The man behind the mechanic

Oct 1, 2019 | Features

Writer Gay Liddington met David Woolston 20 years ago when new to Maleny and seeking a mechanic. Over the years they’ve bantered about cars and family. However, it wasn’t until his recent departure from business, Range Auto Centre and subsequently, this interview, that she discovered the layers that maketh the man.  

Education presents in many guises. Imagine a child of the early ‘70s on excursions with his dad looking for canoe trees around Brisbane and the Sunshine Coast. Imagine the teenager accompanying his father to Stradbroke Island to share time with Kath Walker, author, artist and activist, at her property Moongalba, ‘sitting-down place’.

The youngest, with three siblings, David was born in 1963. He grew up in Aspley on the north side of Brisbane, a carefree childhood.

I fancied David followed in his father’s footsteps when taking up the wrench but was sidelined by the response: 

“Dad was an optometrist. He had an interest in anthropology which began in the 1930s and continued for the rest of his life. He was highly regarded as an authority, in particular, North Queensland Aborigines.” 

In 1969, Frank Woolston along with artists, Percy Trezise, Ray Crooke and Dick Roughsey, undertook a research mission to Cape York. It is obvious that David’s father had a great impact on his life as he recounts the stories with pride.

“They went on adventures in search of cave paintings and also looked for the Hell’s Gate Pass which was the shortcut to the Palmer River Goldfields.”

 Hells Gate 1969

Blended with anthropological adventures and fascinating visitors, David continued his formal education. 

“I finished Grade 10 in Brisbane but during that year, an opportunity arose to do a mechanical apprenticeship in Maleny. Mum and Dad brought me up on Saturdays so I could try it out and the owner, George Moffatt, could check me out. 

“I moved here before Mum and Dad and lived at Maleny Guest House near Watson’s Garage, for $25 a week board.

“I was 16 and had to fend for myself including meals. Everything was cooked in a Sunbeam Frypan. A hunk of meat every night and, when you chuck in the frozen peas, make sure you put the lid on because I found out it’s like popping corn.”

David likened his introduction to Maleny in 1978 to The Eagles song, New Kid in Town.

“I wasn’t a local, so early in the piece when my boss wasn’t watching, I had a visit from a couple of fellas who told me to stay away from their girlfriends or watch out!”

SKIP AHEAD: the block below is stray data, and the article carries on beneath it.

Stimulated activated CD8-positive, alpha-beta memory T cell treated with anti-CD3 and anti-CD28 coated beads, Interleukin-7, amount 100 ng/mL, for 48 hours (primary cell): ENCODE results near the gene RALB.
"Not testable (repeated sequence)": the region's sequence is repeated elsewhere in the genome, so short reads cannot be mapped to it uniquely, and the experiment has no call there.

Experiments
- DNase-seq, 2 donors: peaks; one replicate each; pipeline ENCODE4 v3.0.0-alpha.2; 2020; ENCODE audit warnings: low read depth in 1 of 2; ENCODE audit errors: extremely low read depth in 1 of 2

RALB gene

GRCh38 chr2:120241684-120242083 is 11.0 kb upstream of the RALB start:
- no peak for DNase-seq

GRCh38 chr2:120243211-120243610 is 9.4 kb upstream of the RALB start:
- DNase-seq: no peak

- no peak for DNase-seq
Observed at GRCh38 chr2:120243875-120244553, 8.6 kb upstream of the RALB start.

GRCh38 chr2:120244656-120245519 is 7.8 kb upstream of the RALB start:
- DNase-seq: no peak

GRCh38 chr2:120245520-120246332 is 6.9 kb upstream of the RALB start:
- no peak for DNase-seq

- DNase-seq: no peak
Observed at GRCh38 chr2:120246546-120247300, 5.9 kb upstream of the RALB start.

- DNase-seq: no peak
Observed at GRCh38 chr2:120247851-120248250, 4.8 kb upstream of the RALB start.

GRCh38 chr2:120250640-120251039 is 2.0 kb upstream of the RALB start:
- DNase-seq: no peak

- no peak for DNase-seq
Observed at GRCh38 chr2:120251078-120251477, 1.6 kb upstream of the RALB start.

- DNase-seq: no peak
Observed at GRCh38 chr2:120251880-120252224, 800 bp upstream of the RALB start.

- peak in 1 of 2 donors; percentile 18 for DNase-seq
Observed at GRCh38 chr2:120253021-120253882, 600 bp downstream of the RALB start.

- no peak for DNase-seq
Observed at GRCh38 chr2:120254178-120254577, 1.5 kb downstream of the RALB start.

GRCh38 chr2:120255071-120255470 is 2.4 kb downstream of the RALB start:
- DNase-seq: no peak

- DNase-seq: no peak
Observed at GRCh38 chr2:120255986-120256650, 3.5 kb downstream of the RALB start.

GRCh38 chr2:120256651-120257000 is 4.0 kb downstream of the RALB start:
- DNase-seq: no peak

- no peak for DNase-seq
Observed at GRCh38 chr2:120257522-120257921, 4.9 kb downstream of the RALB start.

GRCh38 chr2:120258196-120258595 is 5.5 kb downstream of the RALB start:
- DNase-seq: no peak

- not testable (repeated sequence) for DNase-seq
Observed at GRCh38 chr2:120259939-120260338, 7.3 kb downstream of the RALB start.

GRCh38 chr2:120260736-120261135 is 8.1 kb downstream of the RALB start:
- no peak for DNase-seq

Wilson’s Garage, later known as Koala Maleny, is now The Marketplace café in Maple Street. David recounts working for George Moffatt. 

“George was a pretty hard task master. We’d fix anything from wheelchairs to bulldozers. It was a typical country garage where you had to be able to repair anything, not just replace parts like we do these days.

“I worked three years then completed the fourth at a Toyota dealership in Brisbane. I learnt a different set of skills but really missed Maleny. At the end of my apprenticeship, I came back, started doing mechanical repairs from a shed in Coral Street and fixed cars for $10 an hour. It was 1982.”

Three years later at the age of 22, David’s life took a downturn. He finished the day’s work and drove his Corolla into the street where a drunk driver’s F100 hit David’s vehicle head on. He recalls the accident: 

“Injuries led me to close up shop, sell my equipment and convalesce at Mum and Dad’s place. It was back in the days when you didn’t have income protection or insurance. The payout took years to sort out.”

A couple of years healing and repairing cars from the backyard, David began again.

“The shed was the first built in Lawyer Street. It was November 1990 when I moved in and rented. Eventually, I was given an opportunity to buy the place, which I did.”

During my association with David, I heard he played drums in a band. My mechanic? Really? Another layer to explore.

“When I was a teenager, I met a couple of guys who played and we thought it a good idea to get a band together. 

“Drumming gave me a hobby separate from cars. The guy I played with as a teenager, guitarist Dan McNamara, he and I still play together. We have a band, My Cat Nellie, and love doing local gigs. Our thing is playing classic rock from the ‘60s and ‘70s – a good melody and great guitar riff. 

Dan’s cousin Kate became David’s wife in 2003 and the two created a blended family.

David and Kate Woolston


“Kate helped me with the business. I couldn’t have done it without her. She’s a people person with the bubbly personality and I’m the quiet, reserved guy. It works.”

Aware they are the proud owners of a 1955 split screen Kombi and David, like his dad, was a Holden man, I enquired.

“Kate always had a passion for old Kombis. To me, air cooled Volkswagens were evil. I didn’t want to be part of it but the split screen Kombi is a classic. I like the idea of a challenge and so, we bought it. The restoration process took several years.

“It’s a stunning car. Kate has made it her business interest while I stay in the background and keep the car on the road. ‘LoveDubs’ is hired for weddings and functions.”

Departure from business presented David with an opportunity to continue restoring classic cars and motorbikes. He mentioned his 1970 VF Valiant Coupe which signified the beginning of a collection of Valiants and adds: “Anything with a chrome bumper, not plastic!”

 Love Dub before

A down-to-earth, quiet achiever, David Woolston cites a significant aspect of his ‘retirement’. “We still have two teenagers at home. And now, I get to drive them to school and have conversations which I was never able to do. And to be here on school holidays, just to be around. That’s what’s important.”




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